Cuts to mental health supports leave families in the dark

Brookline TAB, June 11, 2009

My autistic son was diagnosed in 1992, at age 3, back in the Autism Dark Ages, when dinosaur moms like me sometimes still believed autism was their fault.

That was before Brookline even had any autism programs in the schools; before the Lynch Center had its excellent autism classroom; before anyone ever heard of home-based therapy for autistic behavioral challenges; and before Brookline parents could attend support and training sessions, run by school personnel, to help care for their disabled children.

Back then, it seemed like this diagnosis was the worst thing that could happen to my family. I remember how hard it was to know what to do: Which approach to take, where the good education programs were. There was very little information available; I found all of two books in the town’s entire library. I was scared, confused, angry and alone. How would we handle this new situation? What kind of a life would we, as a family, be able to have now?

In many ways, it turned out that it was the lack of support and expertise — rather than the autism diagnosis itself — that was the worst thing. How I longed for some help at home! But in 1992, very few children were being diagnosed with an autism spectrum disorder — 2 in 10,000, according to the CDC. Autism was not on anyone’s radar screen. My family needed help and guidance.

Increasingly, our efforts centered around education. Our family focused on improving Nat’s communication, social and cognitive skills. Connecting to Nat, helping him be his best, and living with his complexities became our priorities, so that we could all have a reasonably happy home life balancing all of our needs.

Things began to fall into place for us even more when Nat qualified for the Family Support Program in our state’s Department of Developmental Services (formerly known as the Department of Mental Retardation). That little bit of money went a long way. The yearly funds allowed us some time off from Nat several afternoons a week. We hired respite workers — often Boston University or Simmons students, occasionally Brookline special education paraprofessionals, and sometimes even Brookline High students — to work with Nat after school. They worked on all sorts of issues, like appropriate behavior, play skills and communication, and the rest of us could relax a little, for once. Having them there to engage with Nat, we could enjoy ourselves, too, at last, and I could focus on my two other sons. I feel that the Family Support Program, as small as it is, may have been instrumental in helping my son grow over the years — that, and talented, caring teachers.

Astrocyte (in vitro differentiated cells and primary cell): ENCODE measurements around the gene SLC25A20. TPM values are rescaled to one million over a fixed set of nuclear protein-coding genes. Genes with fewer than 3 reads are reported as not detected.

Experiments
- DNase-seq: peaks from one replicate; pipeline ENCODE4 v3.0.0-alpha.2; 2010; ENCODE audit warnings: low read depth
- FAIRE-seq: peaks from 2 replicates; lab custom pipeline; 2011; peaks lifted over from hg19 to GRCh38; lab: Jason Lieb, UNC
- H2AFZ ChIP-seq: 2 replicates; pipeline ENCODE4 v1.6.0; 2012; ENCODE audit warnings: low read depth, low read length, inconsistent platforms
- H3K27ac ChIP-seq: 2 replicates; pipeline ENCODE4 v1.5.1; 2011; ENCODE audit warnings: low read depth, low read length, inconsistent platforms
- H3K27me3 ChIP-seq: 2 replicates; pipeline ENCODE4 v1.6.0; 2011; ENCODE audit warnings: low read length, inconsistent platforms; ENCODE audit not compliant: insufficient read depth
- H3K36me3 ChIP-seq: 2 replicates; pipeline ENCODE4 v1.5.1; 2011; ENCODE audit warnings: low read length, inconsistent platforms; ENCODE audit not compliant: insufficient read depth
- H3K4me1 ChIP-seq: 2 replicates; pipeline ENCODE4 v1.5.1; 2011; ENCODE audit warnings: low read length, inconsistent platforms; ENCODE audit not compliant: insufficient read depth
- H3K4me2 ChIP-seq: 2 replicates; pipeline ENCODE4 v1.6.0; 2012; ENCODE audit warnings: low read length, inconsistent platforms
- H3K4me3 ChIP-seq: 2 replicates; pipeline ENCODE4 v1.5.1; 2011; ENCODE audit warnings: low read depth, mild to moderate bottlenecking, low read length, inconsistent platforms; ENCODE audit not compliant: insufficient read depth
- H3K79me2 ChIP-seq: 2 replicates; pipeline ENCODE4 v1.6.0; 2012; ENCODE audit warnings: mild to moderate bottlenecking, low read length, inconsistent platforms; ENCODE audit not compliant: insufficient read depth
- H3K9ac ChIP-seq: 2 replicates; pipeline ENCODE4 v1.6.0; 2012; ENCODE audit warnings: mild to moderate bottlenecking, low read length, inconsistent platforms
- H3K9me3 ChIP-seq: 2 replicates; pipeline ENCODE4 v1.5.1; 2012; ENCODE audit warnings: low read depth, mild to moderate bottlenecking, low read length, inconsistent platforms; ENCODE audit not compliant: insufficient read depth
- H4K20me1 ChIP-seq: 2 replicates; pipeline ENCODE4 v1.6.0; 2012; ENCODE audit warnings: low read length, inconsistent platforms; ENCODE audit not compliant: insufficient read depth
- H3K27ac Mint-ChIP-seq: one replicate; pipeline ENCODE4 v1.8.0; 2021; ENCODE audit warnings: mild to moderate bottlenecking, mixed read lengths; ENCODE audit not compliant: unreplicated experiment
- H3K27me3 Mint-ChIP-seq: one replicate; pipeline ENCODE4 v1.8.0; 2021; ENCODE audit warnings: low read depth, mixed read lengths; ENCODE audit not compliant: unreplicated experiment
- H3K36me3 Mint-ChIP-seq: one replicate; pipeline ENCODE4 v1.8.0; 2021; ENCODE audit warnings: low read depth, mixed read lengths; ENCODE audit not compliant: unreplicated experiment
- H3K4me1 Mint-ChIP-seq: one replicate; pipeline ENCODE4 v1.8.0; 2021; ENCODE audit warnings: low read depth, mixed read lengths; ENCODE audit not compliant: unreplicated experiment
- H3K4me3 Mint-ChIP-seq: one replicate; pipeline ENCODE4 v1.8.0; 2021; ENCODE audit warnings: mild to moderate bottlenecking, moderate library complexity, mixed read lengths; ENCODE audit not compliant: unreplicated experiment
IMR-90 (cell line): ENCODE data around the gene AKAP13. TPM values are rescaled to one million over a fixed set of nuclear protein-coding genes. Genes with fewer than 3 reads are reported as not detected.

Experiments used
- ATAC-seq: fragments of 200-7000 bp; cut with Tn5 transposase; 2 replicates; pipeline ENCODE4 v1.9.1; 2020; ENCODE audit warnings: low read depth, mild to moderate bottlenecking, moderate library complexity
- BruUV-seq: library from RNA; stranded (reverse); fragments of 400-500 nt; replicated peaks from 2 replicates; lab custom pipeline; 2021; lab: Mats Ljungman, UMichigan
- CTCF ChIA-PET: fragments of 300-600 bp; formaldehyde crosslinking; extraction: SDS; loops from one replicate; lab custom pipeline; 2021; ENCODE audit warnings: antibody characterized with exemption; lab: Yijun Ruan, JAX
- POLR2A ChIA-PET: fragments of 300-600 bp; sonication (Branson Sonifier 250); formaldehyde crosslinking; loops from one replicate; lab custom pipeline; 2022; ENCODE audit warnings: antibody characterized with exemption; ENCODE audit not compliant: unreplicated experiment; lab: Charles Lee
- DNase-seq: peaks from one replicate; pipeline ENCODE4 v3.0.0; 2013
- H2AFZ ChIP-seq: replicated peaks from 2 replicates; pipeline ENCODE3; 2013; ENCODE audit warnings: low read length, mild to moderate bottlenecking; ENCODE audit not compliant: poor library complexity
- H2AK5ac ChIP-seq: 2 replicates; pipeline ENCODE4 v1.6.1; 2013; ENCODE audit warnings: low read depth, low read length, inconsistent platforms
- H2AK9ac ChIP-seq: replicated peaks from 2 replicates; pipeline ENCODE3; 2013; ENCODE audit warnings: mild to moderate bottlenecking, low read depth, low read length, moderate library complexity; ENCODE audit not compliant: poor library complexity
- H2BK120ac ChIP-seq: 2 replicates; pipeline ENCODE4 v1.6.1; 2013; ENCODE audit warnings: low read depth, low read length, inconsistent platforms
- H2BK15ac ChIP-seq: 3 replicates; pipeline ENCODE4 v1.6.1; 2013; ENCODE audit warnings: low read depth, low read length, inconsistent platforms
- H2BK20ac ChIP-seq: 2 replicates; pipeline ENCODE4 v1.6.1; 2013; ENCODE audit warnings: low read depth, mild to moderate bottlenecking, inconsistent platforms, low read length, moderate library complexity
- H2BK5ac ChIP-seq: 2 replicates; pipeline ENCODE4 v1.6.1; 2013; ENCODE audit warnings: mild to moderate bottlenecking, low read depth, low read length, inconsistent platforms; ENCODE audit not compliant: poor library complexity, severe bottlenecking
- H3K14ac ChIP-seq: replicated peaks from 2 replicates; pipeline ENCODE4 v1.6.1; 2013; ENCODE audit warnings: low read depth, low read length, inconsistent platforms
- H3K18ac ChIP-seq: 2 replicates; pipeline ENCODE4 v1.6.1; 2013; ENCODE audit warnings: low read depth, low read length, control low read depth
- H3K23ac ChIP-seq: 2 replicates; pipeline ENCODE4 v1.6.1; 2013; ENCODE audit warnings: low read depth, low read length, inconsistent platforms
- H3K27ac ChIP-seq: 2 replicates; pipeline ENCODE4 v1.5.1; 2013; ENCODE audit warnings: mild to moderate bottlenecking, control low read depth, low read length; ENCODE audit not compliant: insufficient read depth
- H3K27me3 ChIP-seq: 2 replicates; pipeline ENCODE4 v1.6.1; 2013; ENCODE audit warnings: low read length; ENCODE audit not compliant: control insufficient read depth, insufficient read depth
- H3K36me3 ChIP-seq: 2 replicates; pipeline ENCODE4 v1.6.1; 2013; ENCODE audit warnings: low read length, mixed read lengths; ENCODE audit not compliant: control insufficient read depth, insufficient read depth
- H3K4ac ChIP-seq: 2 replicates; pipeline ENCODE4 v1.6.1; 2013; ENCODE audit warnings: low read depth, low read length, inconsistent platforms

I look back and I see that we managed to do what we’d set out to do, which was to balance all of our needs, while also helping Nat thrive in this complicated world. Now, he lives semi-independently in a small group home at his school. He has an active social life through the Special Olympics program run by Parks and Rec. He also holds down two part-time jobs, with the help of a job coach. He could not have done any of this without his comprehensive education. And we could not have done right by him without the family supports we received from the state.

But now, with the governor’s proposed drastic cuts to the Family Support Program, as well as to early intervention, adult day programs and work supports, I wonder how those like Nat and their families will manage, in Brookline and statewide. With a jump in the numbers of those with an autism spectrum disorder — now said to be 1 in 150 people — how can anyone even think of cutting such valuable programs?

Autism awareness has, at long last, brought this difficult disorder to the nation’s attention, so that autistics and their families have resources and adequate supports. Autism families still need guidance, as do their children, during the school years and as adults, and the funds provided by the Department of Developmental Services offer definite help, however small the amounts may be. And Brookline, however terrific our schools may be, cannot be expected to do all of that alone.

I could never have imagined the groundswell of autism awareness that has grown over the last decade and a half. Maybe now, with all this momentum, we can channel that powerful energy towards maintaining services for those who are still struggling to live with autism as productively as possible, while keeping their families — and their dignity — intact.